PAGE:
Let me start my review by saying that I personally love the character of Captain Jack Sparrow. Johnny Depp brought something fresh to the pirate genre with his performance in “Pirates of the Caribbean: The Curse of the Black Pearl”. Captain Jack Sparrow has become an iconic character and for good reason, he’s just plain fun. Captain Jack Sparrow is no different in “Pirates of the Caribbean: On Stranger Tides”. In fact, that is one of the main faults of the movie, it depends a little too much on the charm of Captain Jack Sparrow.
In the film, Captain Jack Sparrow is on a quest to find the fountain of youth but ends up getting captured by the dreaded Captain Blackbeard (Deadwood’s Ian McShane) who can control any ship with his sword. Blackbeard has a daughter, Angelica Malon (Penelope Cruz), who Captain Jack Sparrow has a history with. Barbossa (Geoffrey Rush), Jack Sparrow’s former enemy, is also on the hunt for the fountain of youth but this time, Barbossa is no longer a pirate, he is now a member of the Royal Navy. Along the way, Jack Sparrow and Barbossa must find some common ground in order to find the fountain of youth and face Blackbeard.
Geoffrey Rush was great as always. I did enjoy the fact that in this latest Pirates film, the filmmakers made Barbossa a more fun and interesting character. He wasn’t pure evil like in “Pirates of the Caribbean: The Curse of the Black Pearl”, instead the writers built on what his character had become in “Pirates of the Caribbean: At World’s End”.
Much like the previous films, “Pirates of the Caribbean: On Stranger Tides” has a great deal of supernatural elements, perhaps too many. While “Pirates of the Caribbean: The Curse of the Black Pearl” basically dealt with a cursed ship of undead pirates and the other two sequels focused mainly of Davy Jones and the afterlife, this film deals with the fountain of youth…and zombies…and living ships…and mermaids. It’s not that any of these elements are bad, mind you, it was just a bit of overkill. The zombies could have easily been removed from the movie as could the magical sword which turned any ship into a living vessel (I’m not exactly sure how that was supposed to work but hey, it’s a not meant to be thought provoking). The fountain of youth and the mermaids actually worked fairly well in the movie so I have to give the filmmakers credit for that. I was most skeptical about the mermaids but they were one of the best parts of the movie. Astrid Berges-Frisbey as Syrena was one of the brighter additions to the franchise.
Speaking of Syrena, it was pretty clear that Astrid Berges-Frisbey and Sam Claflin (as Phillip) were meant as semi-replacements for Orlando Bloom and Keira Knightley. Orlando Bloom and Keira Knightly opted not to return to the franchise after “Pirates of the Caribbean: At World’s End”. Syrena and Phillip’s romantic relationship in the film was more a distraction in this film though because it really didn’t have much to do with any of the film’s stars (Depp, Rush, Cruz or McShane). In the original Pirates films, the relationship between Will Turner and Elizabeth Swann was important because there was a love triangle between the two and Captain Jack Sparrow. As a viewer, you weren’t sure if Swann wanted Captain Jack Sparrow or Will Turner (although it think it was pretty clear that Elizabeth Swann would end up with Will Turner). Without a love triangle, the love story between the characters of Syrena and Phillip just distracts us from what’s going on with Captain Jack Sparrow, Barbossa and Blackbeard.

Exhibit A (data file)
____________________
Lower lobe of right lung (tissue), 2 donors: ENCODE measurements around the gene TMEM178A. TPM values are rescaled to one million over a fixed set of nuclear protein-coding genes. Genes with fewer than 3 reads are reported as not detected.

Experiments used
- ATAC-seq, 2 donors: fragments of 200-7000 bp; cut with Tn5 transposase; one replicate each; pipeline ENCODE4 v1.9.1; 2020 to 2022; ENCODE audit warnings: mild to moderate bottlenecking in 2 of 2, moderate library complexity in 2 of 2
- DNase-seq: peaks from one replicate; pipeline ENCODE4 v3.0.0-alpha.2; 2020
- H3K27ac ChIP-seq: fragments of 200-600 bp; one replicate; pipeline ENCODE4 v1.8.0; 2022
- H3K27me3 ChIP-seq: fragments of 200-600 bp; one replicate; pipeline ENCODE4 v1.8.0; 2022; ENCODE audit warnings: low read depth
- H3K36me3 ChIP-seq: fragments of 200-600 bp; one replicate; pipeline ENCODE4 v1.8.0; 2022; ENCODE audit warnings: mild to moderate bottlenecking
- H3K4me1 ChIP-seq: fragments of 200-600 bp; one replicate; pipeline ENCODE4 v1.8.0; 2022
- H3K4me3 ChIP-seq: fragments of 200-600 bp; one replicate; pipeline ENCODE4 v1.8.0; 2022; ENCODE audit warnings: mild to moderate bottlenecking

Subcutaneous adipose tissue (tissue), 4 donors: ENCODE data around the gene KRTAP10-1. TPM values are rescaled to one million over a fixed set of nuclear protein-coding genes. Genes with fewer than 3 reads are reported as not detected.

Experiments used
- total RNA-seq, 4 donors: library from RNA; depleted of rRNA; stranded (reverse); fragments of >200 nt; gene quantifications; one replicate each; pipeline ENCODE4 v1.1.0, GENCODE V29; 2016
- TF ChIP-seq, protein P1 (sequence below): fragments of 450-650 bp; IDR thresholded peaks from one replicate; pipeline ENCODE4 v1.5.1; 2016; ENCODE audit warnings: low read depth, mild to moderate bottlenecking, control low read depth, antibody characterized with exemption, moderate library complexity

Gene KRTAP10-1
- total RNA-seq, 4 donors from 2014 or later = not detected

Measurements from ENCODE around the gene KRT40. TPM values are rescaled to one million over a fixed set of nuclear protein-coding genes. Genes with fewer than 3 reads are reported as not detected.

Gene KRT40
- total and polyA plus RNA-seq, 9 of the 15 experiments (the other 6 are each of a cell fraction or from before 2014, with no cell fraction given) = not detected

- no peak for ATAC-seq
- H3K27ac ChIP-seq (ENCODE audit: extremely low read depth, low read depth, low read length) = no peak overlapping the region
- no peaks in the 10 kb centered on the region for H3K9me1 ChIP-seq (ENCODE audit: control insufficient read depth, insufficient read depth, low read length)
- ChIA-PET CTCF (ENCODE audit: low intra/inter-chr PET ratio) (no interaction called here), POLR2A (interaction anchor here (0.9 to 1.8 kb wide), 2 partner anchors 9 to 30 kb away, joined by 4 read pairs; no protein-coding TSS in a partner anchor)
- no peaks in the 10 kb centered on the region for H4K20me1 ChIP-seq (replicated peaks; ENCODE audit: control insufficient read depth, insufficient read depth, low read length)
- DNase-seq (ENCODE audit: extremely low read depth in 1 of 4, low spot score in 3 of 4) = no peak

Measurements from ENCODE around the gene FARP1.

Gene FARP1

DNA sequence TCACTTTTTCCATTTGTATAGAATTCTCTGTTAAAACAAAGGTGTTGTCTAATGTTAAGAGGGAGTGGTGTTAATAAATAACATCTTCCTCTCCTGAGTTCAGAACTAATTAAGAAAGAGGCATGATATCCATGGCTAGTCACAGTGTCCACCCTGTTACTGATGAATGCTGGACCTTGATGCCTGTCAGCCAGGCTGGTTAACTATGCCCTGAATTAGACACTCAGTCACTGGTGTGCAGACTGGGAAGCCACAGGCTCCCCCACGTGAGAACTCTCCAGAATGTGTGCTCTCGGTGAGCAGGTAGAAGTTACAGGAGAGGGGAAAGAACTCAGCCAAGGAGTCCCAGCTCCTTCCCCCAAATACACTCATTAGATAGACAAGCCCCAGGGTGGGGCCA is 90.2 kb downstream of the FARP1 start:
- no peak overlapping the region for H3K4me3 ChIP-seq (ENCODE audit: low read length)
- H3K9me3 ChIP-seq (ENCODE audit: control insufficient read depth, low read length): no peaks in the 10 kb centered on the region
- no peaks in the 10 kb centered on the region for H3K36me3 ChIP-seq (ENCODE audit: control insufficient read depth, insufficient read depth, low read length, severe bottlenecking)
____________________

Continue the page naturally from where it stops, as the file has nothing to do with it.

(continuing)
Rob Marshall helms “Pirates of the Caribbean: On Stranger Tides”. Marshall takes over for Gore Verbinski who directed the first three movies. Marshall has a slightly different style than Verbinski but it’s not too noticeable. I would say that “Pirates of the Caribbean: On Stranger Tides” is a little darker in tone (and lighting) than the previous films in the franchise.
A few highlights of the film include quick appearances by Richard Griffiths and returning cast member Keith Richards as Captain Jack Sparrow’s mysterious father. Dame Judi Dench also has a quick little cameo. Stephen Graham as Scrum serves as the main supporting character serving as a replacement for Pintel and Ragetti (Lee Arenberg and Mackenzie Crook). Graham does a good job but his character isn’t given much motivations for his actions. Kevin McNally also returns but is given much to do in the film. He mainly tags along with Captain Jack Sparrow and Barbossa during various times.
While fun, this film doesn’t have the same charm that the original trilogy had. I didn’t hate the film by any means (in fact I actually enjoyed it quite a bit), but while some of the aspects of the movie were an improvement on “Pirates of the Caribbean: Dead Man’s Chest” and “Pirates of the Caribbean: At World’s End”, although aspects failed or didn’t end up turning out as good as it could have turned out. That being said, “Pirates of the Caribbean: On Stranger Tides” is still a very enjoyable film and well worth the price of admission.
OVERALL GRADE: 7/10